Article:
On a Wednesday after school, Hathaway Brown senior Claire Hofstra is locked in a heated battle.
Her teammates shout encouragement. Between matches, her coach offers tips. The competition — with its soaring wins and crushing defeats — could be a scene from any high school sporting event. Yet, the game is Super Smash Bros. And rather than just across the field, Hofstra’s opponent is nearly an hour away at the computer lab of Bio-Med Science Academy, a STEM school in Rootstown, Ohio. Sportsmanship is exhibited over Discord, a messaging app.
Hofstra, a Westlake resident who graduated from the all-girls school in May, is a member of Hathaway Brown’s esports team. In 2018, with 10 players, Hathaway Brown became the first all-girls school to field a varsity esports team, playing in a small independent league. Four years later, they’re part of a large organization with hundreds of other Ohio schools offering esports as an organized, vibrant and growing competition.
Across the world, esports has grown in popularity as a participatory and spectator sport. A total of 175 colleges in the United States offer varsity esports. In Ohio, 39 colleges offer some type of esports program, be it a varsity or club sport. It’s estimated that one in every five high school students in Ohio are at a school that offers some type of esports.
It’s more than just playing video games. Just ask Hofstra, who was captain of the tennis team as a senior.
“I wouldn’t consider it that much of a difference,” she says. “I learned to be a leader playing esports.”
For as long as there have been video games, there have been people watching other people play video games. Crowds gathered around arcade games at the mall. Dorm rooms filled as students played GoldenEye 007.
But in the past five years or so, it’s taken on a whole new level.
Games are now more complicated. Graphics have improved to movie quality, and eyeballs have turned to streaming services like Twitch, where young gamers rack up billions of views from their living rooms.
“Our students were watching other people play Fortnite on their Chromebooks during study hall,” says Nick Rider, former director of technology at Carey Exempted Village Schools. “We asked, How can we harness this in a way that hopefully changes their lives for the better?”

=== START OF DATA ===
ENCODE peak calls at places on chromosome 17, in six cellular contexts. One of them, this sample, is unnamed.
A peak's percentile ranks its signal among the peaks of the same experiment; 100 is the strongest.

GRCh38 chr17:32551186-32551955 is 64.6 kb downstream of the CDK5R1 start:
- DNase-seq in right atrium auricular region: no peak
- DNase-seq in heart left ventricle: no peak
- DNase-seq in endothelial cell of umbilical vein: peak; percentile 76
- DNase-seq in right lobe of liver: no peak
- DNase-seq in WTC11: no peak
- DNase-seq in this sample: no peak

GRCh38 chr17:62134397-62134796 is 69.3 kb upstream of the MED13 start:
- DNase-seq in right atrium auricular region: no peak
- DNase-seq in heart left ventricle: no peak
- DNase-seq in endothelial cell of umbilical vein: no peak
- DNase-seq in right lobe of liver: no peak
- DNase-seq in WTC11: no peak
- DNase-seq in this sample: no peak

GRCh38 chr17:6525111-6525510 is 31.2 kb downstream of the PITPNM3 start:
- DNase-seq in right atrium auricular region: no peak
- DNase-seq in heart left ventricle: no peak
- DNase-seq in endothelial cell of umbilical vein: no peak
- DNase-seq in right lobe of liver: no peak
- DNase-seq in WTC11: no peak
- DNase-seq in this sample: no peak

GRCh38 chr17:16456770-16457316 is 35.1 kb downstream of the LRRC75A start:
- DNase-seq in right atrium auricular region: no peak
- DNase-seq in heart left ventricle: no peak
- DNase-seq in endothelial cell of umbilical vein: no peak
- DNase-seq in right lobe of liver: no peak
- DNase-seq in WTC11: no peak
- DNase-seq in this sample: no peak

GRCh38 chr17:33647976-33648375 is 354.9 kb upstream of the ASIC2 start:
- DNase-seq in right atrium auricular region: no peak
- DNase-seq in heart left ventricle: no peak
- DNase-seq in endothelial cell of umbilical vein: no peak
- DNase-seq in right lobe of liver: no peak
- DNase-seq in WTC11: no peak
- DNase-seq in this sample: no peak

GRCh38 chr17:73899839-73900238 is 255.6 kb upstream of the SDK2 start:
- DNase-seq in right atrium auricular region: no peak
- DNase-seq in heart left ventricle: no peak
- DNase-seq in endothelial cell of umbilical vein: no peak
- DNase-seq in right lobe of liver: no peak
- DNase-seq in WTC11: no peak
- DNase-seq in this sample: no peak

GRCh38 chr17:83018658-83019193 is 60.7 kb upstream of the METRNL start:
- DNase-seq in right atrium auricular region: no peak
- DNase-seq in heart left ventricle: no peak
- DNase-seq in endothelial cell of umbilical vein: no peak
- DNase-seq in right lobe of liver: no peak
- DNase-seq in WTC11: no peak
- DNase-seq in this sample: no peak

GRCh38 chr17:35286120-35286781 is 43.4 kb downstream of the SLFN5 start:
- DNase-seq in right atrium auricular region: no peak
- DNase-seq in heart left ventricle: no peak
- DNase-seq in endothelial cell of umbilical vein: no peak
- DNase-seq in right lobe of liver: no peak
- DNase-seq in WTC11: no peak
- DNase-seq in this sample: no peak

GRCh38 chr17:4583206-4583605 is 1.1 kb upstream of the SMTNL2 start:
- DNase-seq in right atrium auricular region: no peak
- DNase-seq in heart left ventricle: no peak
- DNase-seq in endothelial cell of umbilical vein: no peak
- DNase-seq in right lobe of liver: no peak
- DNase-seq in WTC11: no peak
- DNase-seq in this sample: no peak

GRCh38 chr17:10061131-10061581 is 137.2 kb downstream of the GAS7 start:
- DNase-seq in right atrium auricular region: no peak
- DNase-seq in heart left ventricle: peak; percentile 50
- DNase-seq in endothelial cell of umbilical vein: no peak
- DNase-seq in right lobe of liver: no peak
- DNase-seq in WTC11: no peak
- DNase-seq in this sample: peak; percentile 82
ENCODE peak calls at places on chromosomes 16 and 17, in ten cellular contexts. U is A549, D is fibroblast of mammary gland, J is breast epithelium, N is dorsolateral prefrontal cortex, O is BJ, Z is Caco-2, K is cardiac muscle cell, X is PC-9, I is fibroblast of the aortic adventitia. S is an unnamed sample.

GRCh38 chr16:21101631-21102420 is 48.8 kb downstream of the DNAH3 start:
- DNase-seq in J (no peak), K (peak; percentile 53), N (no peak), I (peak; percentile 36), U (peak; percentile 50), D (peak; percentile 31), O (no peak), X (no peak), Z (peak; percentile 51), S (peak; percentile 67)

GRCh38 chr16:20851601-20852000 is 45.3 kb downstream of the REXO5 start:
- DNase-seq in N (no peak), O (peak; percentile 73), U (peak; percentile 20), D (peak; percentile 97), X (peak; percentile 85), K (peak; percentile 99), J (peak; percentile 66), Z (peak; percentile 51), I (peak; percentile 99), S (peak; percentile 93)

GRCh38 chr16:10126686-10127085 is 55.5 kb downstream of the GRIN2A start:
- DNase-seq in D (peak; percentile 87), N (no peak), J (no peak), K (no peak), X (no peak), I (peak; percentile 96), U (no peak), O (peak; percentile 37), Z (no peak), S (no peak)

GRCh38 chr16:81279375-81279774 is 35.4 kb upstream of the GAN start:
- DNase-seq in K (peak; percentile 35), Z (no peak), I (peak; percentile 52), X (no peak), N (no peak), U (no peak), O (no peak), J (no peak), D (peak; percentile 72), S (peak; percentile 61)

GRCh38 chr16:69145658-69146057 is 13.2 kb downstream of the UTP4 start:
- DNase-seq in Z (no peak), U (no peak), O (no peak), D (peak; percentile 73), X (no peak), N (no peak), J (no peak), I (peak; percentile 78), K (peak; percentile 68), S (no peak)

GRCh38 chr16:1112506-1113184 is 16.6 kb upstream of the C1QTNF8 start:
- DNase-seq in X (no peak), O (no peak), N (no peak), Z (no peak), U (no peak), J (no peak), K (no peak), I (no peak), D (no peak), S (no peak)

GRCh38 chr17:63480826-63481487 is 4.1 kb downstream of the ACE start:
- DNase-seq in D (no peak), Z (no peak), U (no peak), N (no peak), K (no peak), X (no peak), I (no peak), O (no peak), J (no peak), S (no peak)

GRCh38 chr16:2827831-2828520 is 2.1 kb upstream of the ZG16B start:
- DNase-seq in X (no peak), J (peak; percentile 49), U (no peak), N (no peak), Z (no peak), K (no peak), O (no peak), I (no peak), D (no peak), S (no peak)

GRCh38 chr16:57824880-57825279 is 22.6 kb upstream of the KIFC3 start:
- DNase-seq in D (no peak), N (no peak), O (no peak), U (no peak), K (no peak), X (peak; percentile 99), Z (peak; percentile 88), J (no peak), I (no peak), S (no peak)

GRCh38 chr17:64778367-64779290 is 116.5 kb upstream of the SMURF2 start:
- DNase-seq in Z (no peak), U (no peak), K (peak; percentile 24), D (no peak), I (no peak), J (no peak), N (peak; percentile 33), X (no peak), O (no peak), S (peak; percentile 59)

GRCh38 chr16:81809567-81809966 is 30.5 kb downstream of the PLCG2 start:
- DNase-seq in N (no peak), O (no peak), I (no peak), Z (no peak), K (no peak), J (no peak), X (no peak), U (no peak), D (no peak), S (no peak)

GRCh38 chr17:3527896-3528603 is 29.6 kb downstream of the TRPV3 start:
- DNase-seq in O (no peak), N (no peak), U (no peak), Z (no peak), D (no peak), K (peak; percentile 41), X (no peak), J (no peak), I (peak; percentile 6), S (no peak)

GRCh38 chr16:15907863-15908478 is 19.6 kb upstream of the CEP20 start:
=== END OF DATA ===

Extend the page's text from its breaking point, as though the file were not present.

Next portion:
Rider convened a meeting with school administrators in Northwest Ohio and launched a pilot program of high school esports in spring 2019 with 16 schools, including Lakewood St. Edward.
Since then, Esports Ohio has grown to include nearly 200 schools and is now the governing body of esports in Ohio high schools. There is even talk of esports partnering with the Ohio High School Athletic Association on a tournament.
“We’re excited about the possibility,” says Bob Goldring, the OHSAA’s director of communications and special projects. “It’s a growing participation space.”
Maybe it's become so popular because it encourages participation among students who might not typically participate in sports.
P.J. Farrell, a technology teacher at Holy Name in Parma Heights, started the school’s esports team with 20 players in its first year. It's grow to around 70 students. Almost 70% of the players don’t participate in any other school activities, and 10% of the student body participates — a number that rivals football and track.
“It breaks down barriers,” he says. “Kids are learning communication skills. They’re learning basic computer troubleshooting. They plan strategy and then adapt if that strategy doesn’t work.”
Ohio remains on the cutting edge of esports on the high school level — and college, too. Farrell will remain active as a teacher and coach at Holy Name, but he’s going to be the esports director at Cleveland State University.
Esports isn’t just an opportunity for advancement for Farrell. It can do the same for high school students, who can earn scholarships for esports to college — some of which are considering building new facilities for them.
“High schools and even some middle schools are talking about facilities, too,” Farrell says. “I don’t think this is going anywhere. I think it’s going to grow.”
Get more great Northeast Ohio stories by signing up for our free weekly “In the CLE” newsletter — your guide to fun throughout The Land. Arriving in your inbox every Wednesday, this weekend to-do list fills you in on everything from concerts to museum exhibits — and more. Click here to subscribe.